Employees in the UK will no longer fall under the EU laws and vice versa. Clinical studies performed in the UK or in which UK citizens took part will be affected as well; UK companies may no longer be involved in studies in the EU under the hard-Brexit scenario.

Brexit could impact everybody, even if you are not directly trading with the UK—even if you are not based in Europe! Obviously, if you are moving products over the UK/EU border you will be affected. In case of a hard Brexit this will probably become very difficult. You may depend on raw materials or components made on the other side of this border. You may purchase raw materials or components made by a manufacturer depending on products made on the other side of the border. Or these supplier’s suppliers depend on goods moving across that border. Somewhere in this chain someone may depend on service agreements, or data managed on servers based on the other side of the border.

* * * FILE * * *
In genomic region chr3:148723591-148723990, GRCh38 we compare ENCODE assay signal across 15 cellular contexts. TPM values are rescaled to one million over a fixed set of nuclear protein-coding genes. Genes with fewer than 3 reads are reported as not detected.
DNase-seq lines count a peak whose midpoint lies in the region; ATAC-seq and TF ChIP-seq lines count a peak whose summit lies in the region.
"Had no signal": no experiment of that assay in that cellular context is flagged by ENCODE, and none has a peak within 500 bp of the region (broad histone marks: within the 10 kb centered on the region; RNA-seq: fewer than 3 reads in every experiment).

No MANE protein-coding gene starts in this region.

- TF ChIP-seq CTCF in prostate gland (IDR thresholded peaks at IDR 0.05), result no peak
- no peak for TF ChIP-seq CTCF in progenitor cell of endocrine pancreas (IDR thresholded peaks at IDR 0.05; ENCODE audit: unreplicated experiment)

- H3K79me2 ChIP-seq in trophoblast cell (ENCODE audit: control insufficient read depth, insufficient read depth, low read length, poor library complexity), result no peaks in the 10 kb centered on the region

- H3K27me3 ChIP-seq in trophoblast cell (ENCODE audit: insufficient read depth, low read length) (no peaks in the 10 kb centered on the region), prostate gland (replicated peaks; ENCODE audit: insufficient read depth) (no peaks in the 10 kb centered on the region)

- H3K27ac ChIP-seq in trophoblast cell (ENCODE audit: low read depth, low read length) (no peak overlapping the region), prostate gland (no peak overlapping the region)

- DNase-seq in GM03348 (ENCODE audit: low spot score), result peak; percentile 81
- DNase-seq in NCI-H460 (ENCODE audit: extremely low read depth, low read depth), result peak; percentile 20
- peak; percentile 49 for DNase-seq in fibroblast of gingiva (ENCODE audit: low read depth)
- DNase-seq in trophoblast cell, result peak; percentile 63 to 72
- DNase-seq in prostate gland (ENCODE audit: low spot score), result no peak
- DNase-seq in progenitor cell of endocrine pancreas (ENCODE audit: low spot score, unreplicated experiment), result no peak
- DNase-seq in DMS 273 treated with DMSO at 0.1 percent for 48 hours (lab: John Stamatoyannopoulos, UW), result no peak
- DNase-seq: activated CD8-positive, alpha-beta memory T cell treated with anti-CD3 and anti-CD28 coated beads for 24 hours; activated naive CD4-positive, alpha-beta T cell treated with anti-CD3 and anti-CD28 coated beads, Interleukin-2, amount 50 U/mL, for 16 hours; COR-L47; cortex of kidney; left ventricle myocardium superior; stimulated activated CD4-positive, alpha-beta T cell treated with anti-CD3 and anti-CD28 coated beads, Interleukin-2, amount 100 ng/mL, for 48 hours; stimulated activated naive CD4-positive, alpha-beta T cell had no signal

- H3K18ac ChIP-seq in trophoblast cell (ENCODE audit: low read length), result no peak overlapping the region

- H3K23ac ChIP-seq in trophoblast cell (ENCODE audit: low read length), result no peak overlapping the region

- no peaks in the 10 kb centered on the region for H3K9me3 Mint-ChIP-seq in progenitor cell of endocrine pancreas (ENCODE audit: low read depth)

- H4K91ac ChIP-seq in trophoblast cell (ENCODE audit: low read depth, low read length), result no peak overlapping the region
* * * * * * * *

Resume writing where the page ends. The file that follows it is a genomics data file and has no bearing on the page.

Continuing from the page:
Some dates and how to prepare

Brexit will happen on at 11 pm, 29 March 2019 (that is at mid-night in Brussels). On 30 March the British will wake up, hopefully not suffering a huge hangover. In order to achieve that a clear deal should be struck before the EU summit on 18 October 2018. If they succeed in that, the European Parliament can vote on the proposal. There is a fall back summit on 13 December 2018, but that should only be used as a last resort as this would leave little time for input from the European Parliament.

In the meanwhile you should make an impact scan for the Cliff-Edge Brexit:

  • Direct trading
  • Indirect trading through suppliers
  • Services used
  • Data stored on servers
  • Service/maintenance agreements
  • CE Mark Certificates
  • Dependence on importers and Authorized Representatives

This scan may lead to actions, like moving to other suppliers. This may in the end not be necessary, but the alternative risk is much higher. As a side effect these actions may also make clear to hard-line Brexiteers what will be the result of a hard Brexit. So maybe the best tactic for keeping the UK in the EU is to fully prepare for a Cliff Edge Brexit.